Now, if I wanted to be one of those ponderous scientific people, and 'let on' to prove what had occurred in the remote past by what had occurred in a given time in the recent past, or what will occur in the far future by what has occurred in late years, what an opportunity is here! Geology never had such a chance, nor such exact data to argue from! Nor 'development of species,' either! Glacial epochs are great things, but they are vague--vague. Please observe:--
In the space of one hundred and seventy-six years the Lower Mississippi has shortened itself two hundred and forty-two miles. That is an average of a trifle over one mile and a third per year. Therefore, any calm person, who is not blind or idiotic, can see that in the Old Oolitic Silurian Period,' just a million years ago next November, the Lower Mississippi River was upwards of one million three hundred thousand miles long, and stuck out over the Gulf of Mexico like a fishing-rod. And by the same token any person can see that seven hundred and forty-two years from now the Lower Mississippi will be only a mile and three-quarters long, and Cairo and New Orleans will have joined their streets together, and be plodding comfortably along under a single mayor and a mutual board of aldermen. There is something fascinating about science. One gets such wholesale returns of conjecture out of such a trifling investment of fact.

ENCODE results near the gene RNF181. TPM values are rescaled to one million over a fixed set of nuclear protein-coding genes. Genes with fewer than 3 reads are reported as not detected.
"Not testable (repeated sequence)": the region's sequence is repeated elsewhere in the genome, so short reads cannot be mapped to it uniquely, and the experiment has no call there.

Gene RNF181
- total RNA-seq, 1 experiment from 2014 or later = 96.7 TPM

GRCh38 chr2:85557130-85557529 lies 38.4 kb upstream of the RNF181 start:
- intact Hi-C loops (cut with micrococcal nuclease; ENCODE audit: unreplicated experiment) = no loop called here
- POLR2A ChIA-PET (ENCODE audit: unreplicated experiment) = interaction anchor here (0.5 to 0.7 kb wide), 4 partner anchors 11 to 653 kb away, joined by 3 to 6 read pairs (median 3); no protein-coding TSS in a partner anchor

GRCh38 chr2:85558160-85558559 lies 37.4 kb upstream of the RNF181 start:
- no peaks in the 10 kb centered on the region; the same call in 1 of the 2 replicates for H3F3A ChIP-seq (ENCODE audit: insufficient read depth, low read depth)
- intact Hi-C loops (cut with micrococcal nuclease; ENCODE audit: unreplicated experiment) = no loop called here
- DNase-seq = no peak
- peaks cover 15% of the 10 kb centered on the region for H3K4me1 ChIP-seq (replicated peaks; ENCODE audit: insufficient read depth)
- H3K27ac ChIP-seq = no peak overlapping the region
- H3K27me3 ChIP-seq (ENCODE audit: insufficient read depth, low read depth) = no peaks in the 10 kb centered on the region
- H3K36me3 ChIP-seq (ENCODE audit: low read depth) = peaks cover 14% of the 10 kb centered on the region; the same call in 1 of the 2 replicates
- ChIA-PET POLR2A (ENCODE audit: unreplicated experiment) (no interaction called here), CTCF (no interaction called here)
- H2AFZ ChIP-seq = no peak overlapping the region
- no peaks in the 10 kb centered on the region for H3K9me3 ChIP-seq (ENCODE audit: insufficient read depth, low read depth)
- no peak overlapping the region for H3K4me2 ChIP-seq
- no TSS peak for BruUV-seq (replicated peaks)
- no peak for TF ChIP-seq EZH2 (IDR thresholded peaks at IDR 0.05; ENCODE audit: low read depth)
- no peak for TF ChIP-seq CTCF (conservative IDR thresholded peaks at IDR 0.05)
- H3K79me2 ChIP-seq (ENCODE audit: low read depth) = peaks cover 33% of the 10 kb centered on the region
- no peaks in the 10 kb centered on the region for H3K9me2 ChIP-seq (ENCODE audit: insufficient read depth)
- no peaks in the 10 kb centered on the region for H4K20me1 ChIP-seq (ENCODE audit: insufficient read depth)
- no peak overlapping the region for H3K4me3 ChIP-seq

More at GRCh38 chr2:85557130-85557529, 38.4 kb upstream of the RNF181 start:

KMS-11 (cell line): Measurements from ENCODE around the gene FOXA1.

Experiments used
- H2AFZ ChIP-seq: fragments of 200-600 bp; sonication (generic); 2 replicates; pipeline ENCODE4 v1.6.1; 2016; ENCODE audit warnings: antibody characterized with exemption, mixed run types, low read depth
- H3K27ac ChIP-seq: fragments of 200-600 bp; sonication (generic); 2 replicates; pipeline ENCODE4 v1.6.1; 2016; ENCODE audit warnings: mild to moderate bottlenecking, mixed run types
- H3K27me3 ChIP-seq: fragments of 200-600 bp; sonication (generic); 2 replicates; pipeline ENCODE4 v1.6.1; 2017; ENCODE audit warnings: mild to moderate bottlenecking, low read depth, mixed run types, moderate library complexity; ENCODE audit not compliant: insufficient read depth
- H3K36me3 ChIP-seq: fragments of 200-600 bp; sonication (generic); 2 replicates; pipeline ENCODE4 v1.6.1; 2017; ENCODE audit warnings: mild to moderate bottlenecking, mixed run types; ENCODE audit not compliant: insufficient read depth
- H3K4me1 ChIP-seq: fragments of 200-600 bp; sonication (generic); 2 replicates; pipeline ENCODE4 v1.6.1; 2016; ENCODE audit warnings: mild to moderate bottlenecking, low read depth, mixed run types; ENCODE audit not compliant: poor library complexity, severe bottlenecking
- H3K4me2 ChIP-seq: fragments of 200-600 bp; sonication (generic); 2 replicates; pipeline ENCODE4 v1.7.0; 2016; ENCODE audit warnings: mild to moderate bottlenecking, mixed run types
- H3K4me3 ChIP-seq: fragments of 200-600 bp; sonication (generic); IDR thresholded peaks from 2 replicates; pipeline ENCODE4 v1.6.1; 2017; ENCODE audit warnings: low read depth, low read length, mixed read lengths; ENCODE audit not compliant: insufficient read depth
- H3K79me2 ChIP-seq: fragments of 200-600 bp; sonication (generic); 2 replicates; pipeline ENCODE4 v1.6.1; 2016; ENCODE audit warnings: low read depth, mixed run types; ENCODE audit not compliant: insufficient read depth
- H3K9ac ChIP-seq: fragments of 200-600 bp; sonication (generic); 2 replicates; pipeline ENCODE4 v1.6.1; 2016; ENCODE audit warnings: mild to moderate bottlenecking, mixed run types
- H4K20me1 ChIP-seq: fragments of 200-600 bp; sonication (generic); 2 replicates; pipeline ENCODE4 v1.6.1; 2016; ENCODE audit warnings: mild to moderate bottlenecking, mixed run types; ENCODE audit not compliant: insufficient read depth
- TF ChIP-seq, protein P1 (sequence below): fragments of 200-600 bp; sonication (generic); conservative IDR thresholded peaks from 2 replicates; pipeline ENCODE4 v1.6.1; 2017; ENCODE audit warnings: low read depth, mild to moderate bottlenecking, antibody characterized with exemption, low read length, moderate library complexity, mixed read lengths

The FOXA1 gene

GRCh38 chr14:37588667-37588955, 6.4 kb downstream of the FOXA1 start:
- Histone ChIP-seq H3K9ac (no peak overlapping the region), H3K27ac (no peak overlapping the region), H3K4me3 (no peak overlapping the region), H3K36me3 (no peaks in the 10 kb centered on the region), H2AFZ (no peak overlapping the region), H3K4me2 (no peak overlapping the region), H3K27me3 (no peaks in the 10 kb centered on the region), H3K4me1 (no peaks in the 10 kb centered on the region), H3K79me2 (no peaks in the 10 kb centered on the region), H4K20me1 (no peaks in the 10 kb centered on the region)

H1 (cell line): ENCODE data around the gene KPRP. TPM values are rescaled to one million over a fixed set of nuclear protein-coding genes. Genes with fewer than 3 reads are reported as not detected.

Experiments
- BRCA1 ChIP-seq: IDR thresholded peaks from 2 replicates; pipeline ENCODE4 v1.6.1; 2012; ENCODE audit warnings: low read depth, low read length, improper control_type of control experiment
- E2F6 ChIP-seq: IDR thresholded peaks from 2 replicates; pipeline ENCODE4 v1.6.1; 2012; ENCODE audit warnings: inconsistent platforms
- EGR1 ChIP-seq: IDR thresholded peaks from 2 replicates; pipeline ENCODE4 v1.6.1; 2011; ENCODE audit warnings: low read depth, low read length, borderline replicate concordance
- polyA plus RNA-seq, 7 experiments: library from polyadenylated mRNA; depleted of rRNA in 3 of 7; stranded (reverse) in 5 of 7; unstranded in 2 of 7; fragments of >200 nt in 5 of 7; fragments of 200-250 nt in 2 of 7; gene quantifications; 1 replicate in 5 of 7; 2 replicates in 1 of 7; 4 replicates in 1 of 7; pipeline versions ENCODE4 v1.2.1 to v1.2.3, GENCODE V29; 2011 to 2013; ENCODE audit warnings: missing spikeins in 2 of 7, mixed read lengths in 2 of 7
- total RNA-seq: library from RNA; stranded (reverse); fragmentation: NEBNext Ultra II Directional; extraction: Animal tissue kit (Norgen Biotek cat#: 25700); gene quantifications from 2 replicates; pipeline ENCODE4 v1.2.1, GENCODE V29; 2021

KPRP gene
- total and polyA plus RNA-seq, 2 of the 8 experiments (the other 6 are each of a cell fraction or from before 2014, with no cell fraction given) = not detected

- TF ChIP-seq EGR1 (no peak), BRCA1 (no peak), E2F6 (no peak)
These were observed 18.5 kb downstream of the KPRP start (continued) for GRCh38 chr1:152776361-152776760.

When the water begins to flow through one of those ditches I have been speaking of, it is time for the people thereabouts to move. The water cleaves the banks away like a knife. By the time the ditch has become twelve or fifteen feet wide, the calamity is as good as accomplished, for no power on earth can stop it now. When the width has reached a hundred yards, the banks begin to peel off in slices half an acre wide. The current flowing around the bend traveled formerly only five miles an hour; now it is tremendously increased by the shortening of the distance. I was on board the first boat that tried to go through the cut-off at American Bend, but we did not get through. It was toward midnight, and a wild night it was--thunder, lightning, and torrents of rain. It was estimated that the current in the cut-off was making about fifteen or twenty miles an hour; twelve or thirteen was the best our boat could do, even in tolerably slack water, therefore perhaps we were foolish to try the cut-off. However, Mr. Brown was ambitious, and he kept on trying. The eddy running up the bank, under the 'point,' was about as swift as the current out in the middle; so we would go flying up the shore like a lightning express train, get on a big head of steam, and 'stand by for a surge' when we struck the current that was whirling by the point. But all our preparations were useless. The instant the current hit us it spun us around like a top, the water deluged the forecastle, and the boat careened so far over that one could hardly keep his feet. The next instant we were away down the river, clawing with might and main to keep out of the woods. We tried the experiment four times. I stood on the forecastle companion way to see. It was astonishing to observe how suddenly the boat would spin around and turn tail the moment she emerged from the eddy and the current struck her nose. The sounding concussion and the quivering would have been about the same if she had come full speed against a sand-bank. Under the lightning flashes one could see the plantation cabins and the goodly acres tumble into the river; and the crash they made was not a bad effort at thunder. Once, when we spun around, we only missed a house about twenty feet, that had a light burning in the window; and in the same instant that house went overboard. Nobody could stay on our forecastle; the water swept across it in a torrent every time we plunged athwart the current. At the end of our fourth effort we brought up in the woods two miles below the cut-off; all the country there was overflowed, of course. A day or two later the cut-off was three-quarters of a mile wide, and boats passed up through it without much difficulty, and so saved ten miles.